Personal life[edit]

Nelson is married to the artist Harry Dodge. The couple has a child together. Nelson is the stepmother of Dodge's son from a previous relationship.[13]

Awards and honors[edit]

Bibliography[edit]

  • Shiner (Hanging Loose Press, 2001). OCLC 45223536
  • The Latest Winter (Hanging Loose Press, 2003). OCLC 50868215
  • Jane: A Murder (Soft Skull, 2005). OCLC 57506563
  • The Red Parts: A Memoir (Free Press, 2007). OCLC 71275645
  • Something Bright, Then Holes (Soft Skull, 2007). OCLC 148844319
  • Women, the New York School, and Other True Abstractions (University of Iowa Press, 2007). OCLC 609313973
  • Bluets (Wave Books, 2009). OCLC 303931395
  • The Art of Cruelty: A Reckoning (W. W. Norton & Company, 2011). OCLC 668194794
  • The Argonauts (Graywolf Press 2015). OCLC 889165103

References[edit]

  1. ^ a b c Als, Hilton (2016-04-11). "Maggie Nelson's Many Selves". The New Yorker. ISSN 0028-792X. Retrieved 2017-09-23. 
  2. ^ Kipnis, Laura (2011-07-14). "Book Review - The Art of Cruelty - By Maggie Nelson". The New York Times. ISSN 0362-4331. Retrieved 2017-09-23. 
  3. ^ a b c Laity, Paul (2016-04-02). "Maggie Nelson interview: 'People write to me to let me know that, in case I missed it, there are only two genders'". The Guardian. ISSN 0261-3077. Retrieved 2017-09-23. 
  4. ^ a b Hilton, Als (April 18, 2016). "Immediate Family: Maggie Nelson's life in words". The New Yorker.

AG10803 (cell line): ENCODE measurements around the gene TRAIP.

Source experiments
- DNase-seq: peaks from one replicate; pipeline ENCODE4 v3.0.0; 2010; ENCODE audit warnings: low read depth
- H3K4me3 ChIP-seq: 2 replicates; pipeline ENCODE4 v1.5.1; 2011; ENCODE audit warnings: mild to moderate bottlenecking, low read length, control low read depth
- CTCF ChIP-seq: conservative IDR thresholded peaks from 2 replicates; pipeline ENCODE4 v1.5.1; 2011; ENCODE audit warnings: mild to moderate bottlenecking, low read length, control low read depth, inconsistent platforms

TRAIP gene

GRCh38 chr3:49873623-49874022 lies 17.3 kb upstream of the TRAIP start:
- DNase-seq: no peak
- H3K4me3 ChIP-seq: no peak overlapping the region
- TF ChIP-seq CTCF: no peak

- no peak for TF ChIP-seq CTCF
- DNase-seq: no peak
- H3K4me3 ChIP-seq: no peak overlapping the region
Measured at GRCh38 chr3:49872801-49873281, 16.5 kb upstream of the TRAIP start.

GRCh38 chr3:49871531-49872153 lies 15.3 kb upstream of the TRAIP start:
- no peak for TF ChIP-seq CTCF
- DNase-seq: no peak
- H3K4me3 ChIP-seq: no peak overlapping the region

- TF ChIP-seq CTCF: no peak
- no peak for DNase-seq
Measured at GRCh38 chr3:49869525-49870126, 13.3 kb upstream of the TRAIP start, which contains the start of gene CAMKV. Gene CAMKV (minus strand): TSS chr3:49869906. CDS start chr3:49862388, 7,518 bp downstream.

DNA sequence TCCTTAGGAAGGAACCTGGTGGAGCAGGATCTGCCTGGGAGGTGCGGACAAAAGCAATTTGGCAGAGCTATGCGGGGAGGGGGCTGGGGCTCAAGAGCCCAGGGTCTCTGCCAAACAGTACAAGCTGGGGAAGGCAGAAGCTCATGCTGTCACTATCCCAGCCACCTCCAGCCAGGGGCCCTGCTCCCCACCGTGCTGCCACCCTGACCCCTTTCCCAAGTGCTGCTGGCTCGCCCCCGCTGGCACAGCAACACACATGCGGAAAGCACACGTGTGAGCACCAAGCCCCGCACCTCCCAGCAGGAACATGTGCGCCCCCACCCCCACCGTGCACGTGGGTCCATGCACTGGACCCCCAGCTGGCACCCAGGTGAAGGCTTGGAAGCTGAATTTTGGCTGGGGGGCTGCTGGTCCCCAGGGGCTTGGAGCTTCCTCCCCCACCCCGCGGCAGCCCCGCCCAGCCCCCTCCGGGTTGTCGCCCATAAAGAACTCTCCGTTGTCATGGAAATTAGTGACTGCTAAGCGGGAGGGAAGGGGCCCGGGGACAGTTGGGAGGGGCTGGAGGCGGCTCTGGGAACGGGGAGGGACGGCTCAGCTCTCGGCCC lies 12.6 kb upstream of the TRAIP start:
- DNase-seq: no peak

5. ^ "Maggie Nelson | Faculty/Staff Directory". directory.calarts.edu. Retrieved 2016-03-05. 
  6. ^ "Maggie Nelson > Ph.D. in Creative Writing & Literature > USC Dana and David Dornsife College of Letters, Arts and Sciences". dornsife.usc.edu. Retrieved 2017-05-06. 
  7. ^ "100 Notable Books of 2011". The New York Times. 2011-11-21. ISSN 0362-4331. Retrieved 2017-09-23. 
  8. ^ "The Oyster Review". review.oysterbooks.com. Retrieved 2017-09-23. 
  9. ^ "Maggie Nelson — MacArthur Foundation". www.macfound.org. Retrieved 2016-09-22. 
  10. ^ Larson, Thomas (24 January 2011). "Now, Where Was I? : On Maggie Nelson's Bluets". TriQuarterly. Northwestern University. Retrieved 5 March 2016. 
  11. ^ Cooke, Rachel (2017-05-21). "Maggie Nelson: 'There is no catharsis… the stories we tell ourselves don't heal us'". The Observer. ISSN 0029-7712. Retrieved 2017-09-23. 
  12. ^ Francis, Gavin (2017-06-08). "Bluets by Maggie Nelson review – heartbreak and sex in 240 turbocharged prose poems". The Guardian. ISSN 0261-3077. Retrieved 2017-09-23. 
  13. ^ "The Guardian". theguardian.com. Retrieved 18 May 2015. 
  14. ^ MFA Program News and Events Archived 2011-11-12 at the Wayback Machine.
  15. ^ National Endowment of the Arts 2011 Poetry Fellows Archived 2010-11-27 at the Wayback Machine.
  16. ^ "100 Notable Books of 2015". The New York Times. 2015-11-27. ISSN 0362-4331. Retrieved 2016-03-09. 
  17. ^ Alexandra Alter (March 17, 2016). "'The Sellout' Wins National Book Critics Circle's Fiction Award". New York Times. Retrieved March 18, 2016. 

External links[edit]